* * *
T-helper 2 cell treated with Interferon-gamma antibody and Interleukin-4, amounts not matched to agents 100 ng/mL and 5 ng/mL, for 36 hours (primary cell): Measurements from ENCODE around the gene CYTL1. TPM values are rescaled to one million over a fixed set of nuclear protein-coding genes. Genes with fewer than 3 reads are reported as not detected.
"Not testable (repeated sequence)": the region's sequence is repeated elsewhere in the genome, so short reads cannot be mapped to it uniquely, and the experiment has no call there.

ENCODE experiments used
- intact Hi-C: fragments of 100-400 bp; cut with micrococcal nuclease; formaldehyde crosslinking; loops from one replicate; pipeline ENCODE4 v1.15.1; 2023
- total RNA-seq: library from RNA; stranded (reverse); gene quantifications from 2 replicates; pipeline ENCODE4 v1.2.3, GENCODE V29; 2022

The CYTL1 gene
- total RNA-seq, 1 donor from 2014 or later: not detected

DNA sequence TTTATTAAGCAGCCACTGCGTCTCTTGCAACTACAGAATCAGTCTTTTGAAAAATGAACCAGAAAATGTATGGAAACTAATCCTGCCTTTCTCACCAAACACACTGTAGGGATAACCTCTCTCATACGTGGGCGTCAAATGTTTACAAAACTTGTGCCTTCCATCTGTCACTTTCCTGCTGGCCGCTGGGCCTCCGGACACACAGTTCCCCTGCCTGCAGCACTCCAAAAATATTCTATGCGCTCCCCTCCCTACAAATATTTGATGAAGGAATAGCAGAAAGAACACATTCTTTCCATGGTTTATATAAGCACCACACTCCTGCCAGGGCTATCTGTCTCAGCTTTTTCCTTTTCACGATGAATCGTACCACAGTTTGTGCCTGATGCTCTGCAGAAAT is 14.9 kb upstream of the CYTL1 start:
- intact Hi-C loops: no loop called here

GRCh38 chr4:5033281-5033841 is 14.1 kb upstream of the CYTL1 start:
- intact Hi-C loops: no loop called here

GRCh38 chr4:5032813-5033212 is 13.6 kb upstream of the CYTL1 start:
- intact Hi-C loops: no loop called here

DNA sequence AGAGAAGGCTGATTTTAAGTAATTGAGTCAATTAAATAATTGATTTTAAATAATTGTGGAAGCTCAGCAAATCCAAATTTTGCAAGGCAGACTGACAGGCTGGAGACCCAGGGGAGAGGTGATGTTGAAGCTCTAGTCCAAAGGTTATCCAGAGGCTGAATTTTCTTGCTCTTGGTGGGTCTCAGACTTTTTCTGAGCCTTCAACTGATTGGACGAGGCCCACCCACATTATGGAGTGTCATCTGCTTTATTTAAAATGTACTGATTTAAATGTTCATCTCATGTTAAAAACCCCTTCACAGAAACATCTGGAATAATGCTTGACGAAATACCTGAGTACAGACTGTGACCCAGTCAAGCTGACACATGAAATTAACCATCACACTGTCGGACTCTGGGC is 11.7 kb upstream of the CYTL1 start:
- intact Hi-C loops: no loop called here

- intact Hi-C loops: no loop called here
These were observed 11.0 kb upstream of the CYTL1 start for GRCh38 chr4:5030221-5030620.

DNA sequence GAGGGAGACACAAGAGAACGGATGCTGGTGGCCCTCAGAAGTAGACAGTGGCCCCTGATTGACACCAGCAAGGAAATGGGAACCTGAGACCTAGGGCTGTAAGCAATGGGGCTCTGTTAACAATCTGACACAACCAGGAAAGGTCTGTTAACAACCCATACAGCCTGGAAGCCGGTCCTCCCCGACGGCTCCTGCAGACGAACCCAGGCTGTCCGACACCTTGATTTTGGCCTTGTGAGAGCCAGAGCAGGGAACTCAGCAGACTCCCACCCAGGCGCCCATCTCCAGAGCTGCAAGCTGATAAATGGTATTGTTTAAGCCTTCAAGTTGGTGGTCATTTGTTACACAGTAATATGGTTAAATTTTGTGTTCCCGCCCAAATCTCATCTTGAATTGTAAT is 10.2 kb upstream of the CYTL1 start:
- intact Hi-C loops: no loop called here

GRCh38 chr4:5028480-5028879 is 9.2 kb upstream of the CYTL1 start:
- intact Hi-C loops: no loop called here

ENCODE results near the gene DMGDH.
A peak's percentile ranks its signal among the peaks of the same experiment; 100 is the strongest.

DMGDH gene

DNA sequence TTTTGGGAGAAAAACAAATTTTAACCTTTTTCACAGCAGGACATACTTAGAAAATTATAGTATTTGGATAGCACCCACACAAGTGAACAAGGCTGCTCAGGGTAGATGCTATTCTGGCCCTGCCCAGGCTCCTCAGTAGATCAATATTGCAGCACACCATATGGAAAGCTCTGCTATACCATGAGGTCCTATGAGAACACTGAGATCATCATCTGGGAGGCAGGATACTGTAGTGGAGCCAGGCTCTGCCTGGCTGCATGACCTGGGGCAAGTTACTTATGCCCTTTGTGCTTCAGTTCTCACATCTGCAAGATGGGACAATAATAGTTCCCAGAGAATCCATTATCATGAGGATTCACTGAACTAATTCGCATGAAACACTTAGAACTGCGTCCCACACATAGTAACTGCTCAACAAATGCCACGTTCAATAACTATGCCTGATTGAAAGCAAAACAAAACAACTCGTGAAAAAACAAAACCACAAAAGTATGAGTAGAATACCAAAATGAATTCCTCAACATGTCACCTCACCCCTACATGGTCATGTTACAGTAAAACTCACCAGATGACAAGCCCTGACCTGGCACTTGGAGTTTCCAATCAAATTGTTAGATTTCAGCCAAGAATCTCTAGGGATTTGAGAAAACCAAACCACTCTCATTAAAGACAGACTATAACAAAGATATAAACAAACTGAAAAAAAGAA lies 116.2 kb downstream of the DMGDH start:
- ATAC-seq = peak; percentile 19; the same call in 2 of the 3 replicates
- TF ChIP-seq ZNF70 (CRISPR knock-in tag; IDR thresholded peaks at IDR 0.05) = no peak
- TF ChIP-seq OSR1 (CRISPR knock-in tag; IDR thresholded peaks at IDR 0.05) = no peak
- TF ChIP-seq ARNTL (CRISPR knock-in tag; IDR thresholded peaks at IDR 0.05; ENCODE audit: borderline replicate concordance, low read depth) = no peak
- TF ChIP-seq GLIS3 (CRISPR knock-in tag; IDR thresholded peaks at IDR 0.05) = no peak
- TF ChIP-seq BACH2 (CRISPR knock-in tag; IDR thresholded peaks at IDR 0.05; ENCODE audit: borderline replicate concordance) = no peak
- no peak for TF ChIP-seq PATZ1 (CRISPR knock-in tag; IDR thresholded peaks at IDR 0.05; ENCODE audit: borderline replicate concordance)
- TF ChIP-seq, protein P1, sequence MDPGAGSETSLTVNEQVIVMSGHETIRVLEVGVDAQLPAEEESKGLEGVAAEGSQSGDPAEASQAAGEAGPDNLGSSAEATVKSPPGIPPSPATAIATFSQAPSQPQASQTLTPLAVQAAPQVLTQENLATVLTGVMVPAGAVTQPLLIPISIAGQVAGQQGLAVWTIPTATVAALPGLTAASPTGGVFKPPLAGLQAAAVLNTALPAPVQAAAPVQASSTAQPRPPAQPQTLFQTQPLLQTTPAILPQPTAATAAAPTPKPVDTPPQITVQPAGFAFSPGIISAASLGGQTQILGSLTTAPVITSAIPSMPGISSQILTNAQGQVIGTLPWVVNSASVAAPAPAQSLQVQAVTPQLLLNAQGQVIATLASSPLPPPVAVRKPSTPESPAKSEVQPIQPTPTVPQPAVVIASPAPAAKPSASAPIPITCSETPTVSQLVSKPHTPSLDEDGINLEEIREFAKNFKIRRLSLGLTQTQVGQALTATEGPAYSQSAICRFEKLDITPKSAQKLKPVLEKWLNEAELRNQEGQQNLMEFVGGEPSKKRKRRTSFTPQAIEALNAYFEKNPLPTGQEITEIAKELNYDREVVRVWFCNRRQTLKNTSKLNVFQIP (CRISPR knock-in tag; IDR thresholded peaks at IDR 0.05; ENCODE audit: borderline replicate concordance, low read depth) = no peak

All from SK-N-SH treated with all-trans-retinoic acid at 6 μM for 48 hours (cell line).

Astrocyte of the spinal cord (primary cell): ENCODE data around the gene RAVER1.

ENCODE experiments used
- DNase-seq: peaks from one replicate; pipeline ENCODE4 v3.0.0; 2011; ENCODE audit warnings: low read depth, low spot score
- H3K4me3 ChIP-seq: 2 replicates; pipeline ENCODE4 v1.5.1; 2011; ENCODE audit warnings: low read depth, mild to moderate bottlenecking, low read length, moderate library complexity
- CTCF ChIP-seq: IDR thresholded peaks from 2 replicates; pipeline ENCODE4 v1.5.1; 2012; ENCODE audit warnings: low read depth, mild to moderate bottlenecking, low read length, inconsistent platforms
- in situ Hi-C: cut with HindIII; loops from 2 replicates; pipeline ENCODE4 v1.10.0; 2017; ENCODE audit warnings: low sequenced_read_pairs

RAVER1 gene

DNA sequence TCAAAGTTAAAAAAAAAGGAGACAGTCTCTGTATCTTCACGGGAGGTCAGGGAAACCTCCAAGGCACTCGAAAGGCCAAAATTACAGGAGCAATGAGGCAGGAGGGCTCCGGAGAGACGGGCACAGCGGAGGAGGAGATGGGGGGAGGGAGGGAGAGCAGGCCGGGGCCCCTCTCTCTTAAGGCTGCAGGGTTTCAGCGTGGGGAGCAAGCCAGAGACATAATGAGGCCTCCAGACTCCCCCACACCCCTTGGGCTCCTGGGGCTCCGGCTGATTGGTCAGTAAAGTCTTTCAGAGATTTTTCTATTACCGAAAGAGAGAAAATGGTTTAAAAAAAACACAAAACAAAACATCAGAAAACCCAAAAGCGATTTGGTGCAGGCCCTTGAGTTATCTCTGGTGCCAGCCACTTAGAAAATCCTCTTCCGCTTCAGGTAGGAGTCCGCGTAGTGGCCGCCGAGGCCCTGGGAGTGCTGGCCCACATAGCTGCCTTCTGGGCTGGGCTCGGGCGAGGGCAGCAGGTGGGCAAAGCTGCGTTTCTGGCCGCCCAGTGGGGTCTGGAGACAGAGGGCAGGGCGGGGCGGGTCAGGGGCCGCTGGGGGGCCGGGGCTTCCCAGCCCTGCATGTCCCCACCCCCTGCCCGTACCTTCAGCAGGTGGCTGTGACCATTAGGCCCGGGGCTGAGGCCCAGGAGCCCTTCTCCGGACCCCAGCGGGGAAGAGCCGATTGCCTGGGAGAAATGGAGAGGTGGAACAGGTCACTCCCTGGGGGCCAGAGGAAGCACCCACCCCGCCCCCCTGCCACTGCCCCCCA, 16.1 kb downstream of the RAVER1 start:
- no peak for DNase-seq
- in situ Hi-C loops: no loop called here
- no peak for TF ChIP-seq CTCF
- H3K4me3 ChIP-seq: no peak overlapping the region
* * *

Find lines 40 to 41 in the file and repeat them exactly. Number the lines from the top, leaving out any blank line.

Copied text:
- in situ Hi-C: cut with HindIII; loops from 2 replicates; pipeline ENCODE4 v1.10.0; 2017; ENCODE audit warnings: low sequenced_read_pairs

RAVER1 gene